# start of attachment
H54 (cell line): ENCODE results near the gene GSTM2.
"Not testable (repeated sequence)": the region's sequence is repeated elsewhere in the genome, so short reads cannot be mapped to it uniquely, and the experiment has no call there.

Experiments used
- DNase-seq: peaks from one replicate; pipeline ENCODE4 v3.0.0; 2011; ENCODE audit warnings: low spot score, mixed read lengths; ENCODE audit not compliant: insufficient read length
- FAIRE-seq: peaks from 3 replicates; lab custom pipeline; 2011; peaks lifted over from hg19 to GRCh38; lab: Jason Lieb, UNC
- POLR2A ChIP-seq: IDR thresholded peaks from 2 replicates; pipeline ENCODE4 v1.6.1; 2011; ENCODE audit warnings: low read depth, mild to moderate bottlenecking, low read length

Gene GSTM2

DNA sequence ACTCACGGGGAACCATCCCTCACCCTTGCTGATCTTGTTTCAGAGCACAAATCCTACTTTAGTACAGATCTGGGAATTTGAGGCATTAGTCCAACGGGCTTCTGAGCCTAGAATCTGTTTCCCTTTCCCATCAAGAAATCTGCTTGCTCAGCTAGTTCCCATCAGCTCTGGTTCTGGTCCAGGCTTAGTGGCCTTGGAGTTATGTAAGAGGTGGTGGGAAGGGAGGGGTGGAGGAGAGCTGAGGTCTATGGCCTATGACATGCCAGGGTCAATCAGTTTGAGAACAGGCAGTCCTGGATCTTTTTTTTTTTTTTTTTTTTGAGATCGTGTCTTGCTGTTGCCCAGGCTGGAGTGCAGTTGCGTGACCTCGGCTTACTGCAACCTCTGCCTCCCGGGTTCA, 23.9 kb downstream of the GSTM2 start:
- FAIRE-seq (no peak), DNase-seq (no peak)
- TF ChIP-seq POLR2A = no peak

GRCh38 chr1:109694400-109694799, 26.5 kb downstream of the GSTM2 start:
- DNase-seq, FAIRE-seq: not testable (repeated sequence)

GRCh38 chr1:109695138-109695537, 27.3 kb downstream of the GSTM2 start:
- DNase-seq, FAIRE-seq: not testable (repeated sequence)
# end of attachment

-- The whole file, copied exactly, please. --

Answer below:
H54 (cell line): ENCODE results near the gene GSTM2.
"Not testable (repeated sequence)": the region's sequence is repeated elsewhere in the genome, so short reads cannot be mapped to it uniquely, and the experiment has no call there.

Experiments used
- DNase-seq: peaks from one replicate; pipeline ENCODE4 v3.0.0; 2011; ENCODE audit warnings: low spot score, mixed read lengths; ENCODE audit not compliant: insufficient read length
- FAIRE-seq: peaks from 3 replicates; lab custom pipeline; 2011; peaks lifted over from hg19 to GRCh38; lab: Jason Lieb, UNC
- POLR2A ChIP-seq: IDR thresholded peaks from 2 replicates; pipeline ENCODE4 v1.6.1; 2011; ENCODE audit warnings: low read depth, mild to moderate bottlenecking, low read length

Gene GSTM2

DNA sequence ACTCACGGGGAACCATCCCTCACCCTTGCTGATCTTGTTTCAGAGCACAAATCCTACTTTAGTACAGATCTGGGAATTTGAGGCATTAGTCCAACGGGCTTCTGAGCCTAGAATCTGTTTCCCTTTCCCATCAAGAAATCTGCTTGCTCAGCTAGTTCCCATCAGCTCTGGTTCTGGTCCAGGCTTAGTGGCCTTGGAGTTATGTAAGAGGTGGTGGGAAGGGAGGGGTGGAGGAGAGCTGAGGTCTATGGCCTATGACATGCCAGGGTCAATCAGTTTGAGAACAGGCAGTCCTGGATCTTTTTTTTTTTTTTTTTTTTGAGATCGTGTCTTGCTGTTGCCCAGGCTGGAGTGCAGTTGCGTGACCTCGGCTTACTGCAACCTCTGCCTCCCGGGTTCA, 23.9 kb downstream of the GSTM2 start:
- FAIRE-seq (no peak), DNase-seq (no peak)
- TF ChIP-seq POLR2A = no peak

GRCh38 chr1:109694400-109694799, 26.5 kb downstream of the GSTM2 start:
- DNase-seq, FAIRE-seq: not testable (repeated sequence)

GRCh38 chr1:109695138-109695537, 27.3 kb downstream of the GSTM2 start:
- DNase-seq, FAIRE-seq: not testable (repeated sequence)